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Project

Novel chemical approaches for specific targeting of CSPGs to restore function after SCI

Funder: Craig H Neilsen Foundation

Funding period
USD 600 K
Funding amount
Abstract
Spinal cord injury (SCI) is a devastating condition, currently affecting 288,000 people in the United States. Injury to the spinal cord leads to neuronal and glial cell death, axon loss, and inflammation at the site of injury. This is followed by inhibition of tissue regeneration and functional loss. Despite this, there are no approved regenerative or disease modifying therapies for promoting tissue repair and restoring connectivity. In this proposal, we will build on novel discoveries in our laboratory that indicate key roles for chondroitin sulfate (CS) glycosaminoglycans (GAGs) and their associated proteoglycans (CSPGs) in the regulation of axonal regeneration and neuroplasticity. CSPGs are up-regulated in the glial scar after injury and inhibit axon regeneration. This inhibitory activity is known to be predominantly derived from their CS chains. Although CSPGs have traditionally been viewed as non-specific barriers to neuronal growth, our research indicates that specific sulfation patterns on CS chains can also interact with neuronal receptors, such as EphA4 of PTPs, and activate key signaling pathways important for axon regeneration, sprouting, and neuroplasticity. In particular, the CS-E motif inhibits the re-growth of sensory neurons after injury, is up-regulated in PNNs and the glial scar, and binds the receptor for advanced glycation end product (RAGE), which is important in modulating inflammation following injury. Building on these fundamental findings, we aim to develop novel CS-E blocking agents that will prevent CSPG inhibition, enhance axonal outgrowth, and lead to improved functional outcome after SCI. We propose to develop a single-chain variable fragment antibody against CS-E (CS-E scFv) and a panel of selective, potent inhibitors for Chst15, the N-acetylgalactosamine 4-sulfate-6-O-sulfotransferase responsible for the biosynthesis of CS-E. We will validate these two complementary therapeutic approaches in vitro using a microfluidics axotomy assay and organotypic spinal cord slice cultures, before translating the most promising therapeutics to in vivo rodent SCI contusion models. This highly innovative proposal will enhance our current understanding of the mechanisms underlying SCI, and should lead to the development of new, promising SCI treatments, as envisioned by the Neilson Foundation. (CHN: SCIRTS chn:wdg)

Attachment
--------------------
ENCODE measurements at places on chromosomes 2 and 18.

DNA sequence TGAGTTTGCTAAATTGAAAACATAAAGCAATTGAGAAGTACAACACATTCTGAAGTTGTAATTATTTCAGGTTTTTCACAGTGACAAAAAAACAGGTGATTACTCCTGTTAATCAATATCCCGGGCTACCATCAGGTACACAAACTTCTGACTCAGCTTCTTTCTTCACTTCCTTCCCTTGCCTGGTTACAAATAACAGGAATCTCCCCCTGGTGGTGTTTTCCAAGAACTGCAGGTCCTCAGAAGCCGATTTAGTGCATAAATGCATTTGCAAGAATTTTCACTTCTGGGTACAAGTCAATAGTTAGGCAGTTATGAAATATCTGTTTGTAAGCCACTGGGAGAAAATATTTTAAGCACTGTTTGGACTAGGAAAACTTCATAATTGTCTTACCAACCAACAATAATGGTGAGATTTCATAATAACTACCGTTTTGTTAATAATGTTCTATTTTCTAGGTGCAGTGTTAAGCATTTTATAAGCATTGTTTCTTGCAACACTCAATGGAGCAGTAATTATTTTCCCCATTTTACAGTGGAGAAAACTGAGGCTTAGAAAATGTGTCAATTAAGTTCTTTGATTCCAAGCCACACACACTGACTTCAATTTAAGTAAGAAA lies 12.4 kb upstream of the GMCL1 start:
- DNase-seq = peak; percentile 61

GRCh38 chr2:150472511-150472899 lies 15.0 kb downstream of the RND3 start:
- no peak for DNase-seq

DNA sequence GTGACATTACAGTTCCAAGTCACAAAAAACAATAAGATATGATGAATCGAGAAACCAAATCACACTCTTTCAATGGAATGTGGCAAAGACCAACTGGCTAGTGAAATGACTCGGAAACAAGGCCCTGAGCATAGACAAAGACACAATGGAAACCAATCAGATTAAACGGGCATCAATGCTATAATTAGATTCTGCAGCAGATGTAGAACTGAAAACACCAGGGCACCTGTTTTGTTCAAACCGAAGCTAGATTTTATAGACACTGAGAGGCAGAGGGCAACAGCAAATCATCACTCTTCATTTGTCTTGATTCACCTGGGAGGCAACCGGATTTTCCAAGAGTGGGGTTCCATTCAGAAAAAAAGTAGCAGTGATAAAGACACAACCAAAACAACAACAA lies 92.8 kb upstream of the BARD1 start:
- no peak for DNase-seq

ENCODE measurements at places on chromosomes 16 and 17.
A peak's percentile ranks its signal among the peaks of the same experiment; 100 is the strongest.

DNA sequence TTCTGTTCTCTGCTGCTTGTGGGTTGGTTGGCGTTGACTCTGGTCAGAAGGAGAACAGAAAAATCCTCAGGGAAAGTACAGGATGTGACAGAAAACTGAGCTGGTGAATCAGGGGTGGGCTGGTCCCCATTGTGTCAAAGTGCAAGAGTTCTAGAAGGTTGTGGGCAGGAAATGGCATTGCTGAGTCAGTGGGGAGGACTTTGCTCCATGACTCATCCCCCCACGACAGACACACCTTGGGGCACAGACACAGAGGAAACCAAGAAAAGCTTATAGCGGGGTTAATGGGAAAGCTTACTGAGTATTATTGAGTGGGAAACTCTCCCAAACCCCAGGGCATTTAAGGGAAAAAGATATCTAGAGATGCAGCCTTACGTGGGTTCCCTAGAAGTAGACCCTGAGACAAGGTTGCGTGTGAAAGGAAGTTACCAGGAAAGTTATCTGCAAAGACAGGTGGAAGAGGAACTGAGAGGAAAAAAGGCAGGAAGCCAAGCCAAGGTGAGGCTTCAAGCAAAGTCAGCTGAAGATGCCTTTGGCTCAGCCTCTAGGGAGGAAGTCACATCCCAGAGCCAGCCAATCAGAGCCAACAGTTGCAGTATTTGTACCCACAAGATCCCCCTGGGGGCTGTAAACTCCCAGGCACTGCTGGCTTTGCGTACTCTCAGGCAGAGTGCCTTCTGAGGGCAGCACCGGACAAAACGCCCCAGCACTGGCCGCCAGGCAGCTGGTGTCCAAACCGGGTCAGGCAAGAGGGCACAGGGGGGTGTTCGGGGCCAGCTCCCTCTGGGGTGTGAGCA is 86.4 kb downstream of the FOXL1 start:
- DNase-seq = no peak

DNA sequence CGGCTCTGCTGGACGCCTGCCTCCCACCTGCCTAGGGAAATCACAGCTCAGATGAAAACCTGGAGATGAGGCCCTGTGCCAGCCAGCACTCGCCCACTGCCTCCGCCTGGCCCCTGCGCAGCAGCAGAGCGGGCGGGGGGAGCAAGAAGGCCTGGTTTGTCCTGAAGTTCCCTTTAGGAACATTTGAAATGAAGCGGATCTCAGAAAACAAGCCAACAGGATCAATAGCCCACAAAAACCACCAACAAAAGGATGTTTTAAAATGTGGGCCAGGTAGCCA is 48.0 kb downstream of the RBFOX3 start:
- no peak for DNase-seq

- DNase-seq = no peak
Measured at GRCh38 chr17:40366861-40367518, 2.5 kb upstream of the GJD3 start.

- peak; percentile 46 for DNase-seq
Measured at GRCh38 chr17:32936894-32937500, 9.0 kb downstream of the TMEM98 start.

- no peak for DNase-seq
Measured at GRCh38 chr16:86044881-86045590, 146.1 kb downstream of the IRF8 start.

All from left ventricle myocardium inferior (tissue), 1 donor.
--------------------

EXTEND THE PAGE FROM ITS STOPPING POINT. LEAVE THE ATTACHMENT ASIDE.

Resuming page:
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System

Categories
  • FOR (ANZSRC)

    0601 Biochemistry and Cell Biology

  • FOR (ANZSRC)

    1109 Neurosciences

  • RCDC

    Injury (total) Accidents/Adverse Effects

  • RCDC

    Injury - Trauma - (Head and Spine)

  • RCDC

    Biotechnology

  • RCDC

    Regenerative Medicine

  • RCDC

    Neurosciences

  • RCDC

    Spinal Cord Injury

  • RCDC

    Neurodegenerative

  • HRCS HC

    Neurological

  • HRCS RAC

    1.1 Normal biological development and functioning

  • HRCS RAC

    5.1 Pharmaceuticals

  • Health Research Areas

    Biomedical

  • Broad Research Areas

    Basic Science